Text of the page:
As a result of the Department of Commerce ruling, shipment of condensates could begin as soon as August. Initially, the shipments are likely to be smaller with the U.S. forecasted to export 300,000 barrels of condensate per day by the end of the year.

World Cup Brazil Will Generate $4 Billion for FIFA, 66% More Than 2010 Tournament

World Cup Brazil will generate $4 billion in total revenue for FIFA, or 66% more than the previous tournament in South Africa in 2010. The vast majority of the money will come from the sale of television and marketing rights. The World Cup generates more revenue for its association than any other sports tournament, save the Olympics (based on revenue per-event-day, the NFL’s Super Bowl reigns supreme). FIFA’s profit for the Brazil World Cup: $2 billion.

Almost all of the revenue FIFA generates comes from television rights ($1.7 billion) and marketing rights ($1.35 billion) from corporate partners like Adidas Emirates, Sony , Visa V+0.87%, Hyundai and Coca-Cola . Blue chip companies love to throw money at the World Cup because it is followed passionately throughout most of the world.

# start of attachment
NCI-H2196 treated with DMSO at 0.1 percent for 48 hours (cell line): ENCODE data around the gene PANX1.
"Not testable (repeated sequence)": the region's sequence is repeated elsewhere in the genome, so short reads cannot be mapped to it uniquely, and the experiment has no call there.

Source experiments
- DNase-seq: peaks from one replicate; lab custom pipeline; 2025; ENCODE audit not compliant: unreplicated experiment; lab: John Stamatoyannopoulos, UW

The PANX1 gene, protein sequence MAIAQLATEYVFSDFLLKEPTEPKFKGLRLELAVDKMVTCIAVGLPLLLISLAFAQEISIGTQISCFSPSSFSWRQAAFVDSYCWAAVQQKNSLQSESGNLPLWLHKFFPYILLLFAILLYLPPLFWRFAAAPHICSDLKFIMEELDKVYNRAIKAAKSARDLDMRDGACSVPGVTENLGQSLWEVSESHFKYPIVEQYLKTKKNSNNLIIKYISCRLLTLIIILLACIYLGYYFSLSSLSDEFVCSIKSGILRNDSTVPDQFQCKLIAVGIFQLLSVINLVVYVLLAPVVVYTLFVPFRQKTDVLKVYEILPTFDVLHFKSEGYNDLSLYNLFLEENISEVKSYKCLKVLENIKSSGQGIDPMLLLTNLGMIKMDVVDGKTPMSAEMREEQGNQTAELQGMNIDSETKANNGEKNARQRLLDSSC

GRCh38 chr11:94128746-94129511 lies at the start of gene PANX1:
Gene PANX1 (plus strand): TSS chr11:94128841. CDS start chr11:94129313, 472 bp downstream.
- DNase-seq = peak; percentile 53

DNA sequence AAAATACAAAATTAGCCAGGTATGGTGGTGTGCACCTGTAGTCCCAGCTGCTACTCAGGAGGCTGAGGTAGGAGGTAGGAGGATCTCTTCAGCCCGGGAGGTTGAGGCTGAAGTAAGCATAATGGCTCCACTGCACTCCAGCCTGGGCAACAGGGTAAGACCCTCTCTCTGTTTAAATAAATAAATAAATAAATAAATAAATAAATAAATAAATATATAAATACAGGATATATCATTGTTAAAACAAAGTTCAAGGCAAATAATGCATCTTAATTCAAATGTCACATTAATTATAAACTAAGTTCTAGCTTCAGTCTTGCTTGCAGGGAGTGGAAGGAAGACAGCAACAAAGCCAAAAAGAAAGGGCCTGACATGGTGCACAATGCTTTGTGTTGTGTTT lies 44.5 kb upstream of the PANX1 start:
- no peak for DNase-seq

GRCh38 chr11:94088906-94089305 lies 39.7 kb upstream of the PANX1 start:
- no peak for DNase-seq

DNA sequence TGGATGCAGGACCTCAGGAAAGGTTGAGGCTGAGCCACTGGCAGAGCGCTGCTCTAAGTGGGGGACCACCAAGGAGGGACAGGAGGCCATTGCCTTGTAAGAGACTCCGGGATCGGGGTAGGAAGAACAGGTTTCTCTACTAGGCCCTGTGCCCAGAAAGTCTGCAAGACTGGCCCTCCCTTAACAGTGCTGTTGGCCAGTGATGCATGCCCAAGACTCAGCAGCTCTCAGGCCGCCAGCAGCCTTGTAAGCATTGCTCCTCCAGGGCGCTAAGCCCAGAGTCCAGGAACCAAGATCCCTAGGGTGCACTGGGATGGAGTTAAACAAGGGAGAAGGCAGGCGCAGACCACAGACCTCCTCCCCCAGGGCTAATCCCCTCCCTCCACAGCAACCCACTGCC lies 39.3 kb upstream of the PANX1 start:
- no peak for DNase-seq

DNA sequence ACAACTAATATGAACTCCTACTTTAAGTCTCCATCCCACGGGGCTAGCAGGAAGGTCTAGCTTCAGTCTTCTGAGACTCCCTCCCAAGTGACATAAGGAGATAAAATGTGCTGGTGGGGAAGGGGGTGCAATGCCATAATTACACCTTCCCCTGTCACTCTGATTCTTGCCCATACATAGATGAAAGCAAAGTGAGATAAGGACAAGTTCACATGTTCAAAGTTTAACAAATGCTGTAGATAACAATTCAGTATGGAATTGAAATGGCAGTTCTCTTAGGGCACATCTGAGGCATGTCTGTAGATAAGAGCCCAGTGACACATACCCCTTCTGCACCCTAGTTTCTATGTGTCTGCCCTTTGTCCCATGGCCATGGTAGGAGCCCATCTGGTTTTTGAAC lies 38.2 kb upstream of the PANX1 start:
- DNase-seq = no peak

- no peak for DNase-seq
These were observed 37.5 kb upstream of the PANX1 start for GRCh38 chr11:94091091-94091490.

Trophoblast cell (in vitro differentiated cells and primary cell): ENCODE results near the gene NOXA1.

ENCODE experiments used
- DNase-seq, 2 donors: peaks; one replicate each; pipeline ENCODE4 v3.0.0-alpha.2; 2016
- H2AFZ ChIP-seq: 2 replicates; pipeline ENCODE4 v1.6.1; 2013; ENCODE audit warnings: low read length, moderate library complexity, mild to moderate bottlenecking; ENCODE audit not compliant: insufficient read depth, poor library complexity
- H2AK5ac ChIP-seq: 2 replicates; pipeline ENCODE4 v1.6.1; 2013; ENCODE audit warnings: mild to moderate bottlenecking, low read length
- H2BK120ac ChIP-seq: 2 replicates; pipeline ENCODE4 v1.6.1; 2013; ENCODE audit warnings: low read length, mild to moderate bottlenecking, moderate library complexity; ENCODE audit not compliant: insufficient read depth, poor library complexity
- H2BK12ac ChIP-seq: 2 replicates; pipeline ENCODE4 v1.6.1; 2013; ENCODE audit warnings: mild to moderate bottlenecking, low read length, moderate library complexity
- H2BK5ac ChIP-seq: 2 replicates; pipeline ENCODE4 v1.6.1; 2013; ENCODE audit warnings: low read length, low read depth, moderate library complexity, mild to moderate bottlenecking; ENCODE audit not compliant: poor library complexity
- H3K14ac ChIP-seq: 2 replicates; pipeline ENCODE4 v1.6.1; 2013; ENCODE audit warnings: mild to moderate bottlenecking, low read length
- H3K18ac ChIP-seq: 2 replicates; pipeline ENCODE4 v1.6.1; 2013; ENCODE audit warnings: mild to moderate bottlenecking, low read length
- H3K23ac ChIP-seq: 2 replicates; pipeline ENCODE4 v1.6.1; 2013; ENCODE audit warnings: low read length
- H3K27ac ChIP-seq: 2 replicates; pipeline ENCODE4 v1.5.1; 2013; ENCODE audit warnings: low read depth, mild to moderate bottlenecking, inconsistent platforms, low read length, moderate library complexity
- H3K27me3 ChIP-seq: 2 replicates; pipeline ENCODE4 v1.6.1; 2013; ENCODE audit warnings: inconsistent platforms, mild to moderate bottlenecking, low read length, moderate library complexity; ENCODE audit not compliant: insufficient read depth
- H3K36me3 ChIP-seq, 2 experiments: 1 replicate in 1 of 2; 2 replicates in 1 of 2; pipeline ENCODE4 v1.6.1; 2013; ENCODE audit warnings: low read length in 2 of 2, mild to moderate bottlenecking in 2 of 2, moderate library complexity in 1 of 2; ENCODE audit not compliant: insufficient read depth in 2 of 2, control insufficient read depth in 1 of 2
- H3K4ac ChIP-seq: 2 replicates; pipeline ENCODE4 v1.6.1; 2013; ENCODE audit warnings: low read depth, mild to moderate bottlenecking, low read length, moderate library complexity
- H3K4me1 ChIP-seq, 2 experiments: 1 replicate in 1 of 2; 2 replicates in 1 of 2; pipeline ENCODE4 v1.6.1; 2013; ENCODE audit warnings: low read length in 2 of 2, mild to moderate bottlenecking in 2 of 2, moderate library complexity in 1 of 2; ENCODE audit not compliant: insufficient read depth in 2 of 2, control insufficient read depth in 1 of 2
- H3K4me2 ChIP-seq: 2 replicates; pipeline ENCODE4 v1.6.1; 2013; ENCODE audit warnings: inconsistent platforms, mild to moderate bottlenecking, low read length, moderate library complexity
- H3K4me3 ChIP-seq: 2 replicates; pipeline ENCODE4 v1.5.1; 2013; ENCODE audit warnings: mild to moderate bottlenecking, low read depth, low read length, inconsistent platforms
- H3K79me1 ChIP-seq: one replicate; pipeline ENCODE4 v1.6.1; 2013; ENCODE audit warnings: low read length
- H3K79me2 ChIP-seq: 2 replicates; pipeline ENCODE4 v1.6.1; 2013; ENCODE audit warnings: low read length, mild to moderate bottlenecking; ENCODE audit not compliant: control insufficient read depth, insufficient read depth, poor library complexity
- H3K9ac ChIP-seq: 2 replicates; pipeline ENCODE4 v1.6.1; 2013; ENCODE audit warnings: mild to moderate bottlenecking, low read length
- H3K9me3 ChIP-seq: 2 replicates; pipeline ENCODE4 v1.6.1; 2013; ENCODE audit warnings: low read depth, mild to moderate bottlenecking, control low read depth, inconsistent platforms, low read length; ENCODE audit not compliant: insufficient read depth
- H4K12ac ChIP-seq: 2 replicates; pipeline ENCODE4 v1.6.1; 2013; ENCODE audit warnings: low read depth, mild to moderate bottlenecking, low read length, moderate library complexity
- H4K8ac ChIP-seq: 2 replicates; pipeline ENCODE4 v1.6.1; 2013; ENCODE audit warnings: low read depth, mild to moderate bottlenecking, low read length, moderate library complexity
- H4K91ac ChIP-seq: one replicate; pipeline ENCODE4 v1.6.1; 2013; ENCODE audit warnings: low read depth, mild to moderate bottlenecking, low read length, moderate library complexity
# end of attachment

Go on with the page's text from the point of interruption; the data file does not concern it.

FIFA research, which took a year to produce after the 2010 World Cup in South Africa, said 909 million television viewers tuned in to at least one minute of the 2010 final at home. Some 619.7 million people also watched at least 20 consecutive minutes of Spain’s 1-0 extra-time win over the Netherlands in Johannesburg. More than 3.2 billion people watched live coverage of the 2010 tournament for a minimum of one minute. The average official rating was 188.4 million for each match.

The 2010 Men’s World Cup drew the most US viewers ever for the tournament. ESPN announced that broadcasts averaged a 2.1 rating (2.29 million households and 3.26 million viewers), a 31% increase over 2006. The final between the Netherlands and Spain was the most-watched men’s World Cup game with 15.6 million viewers.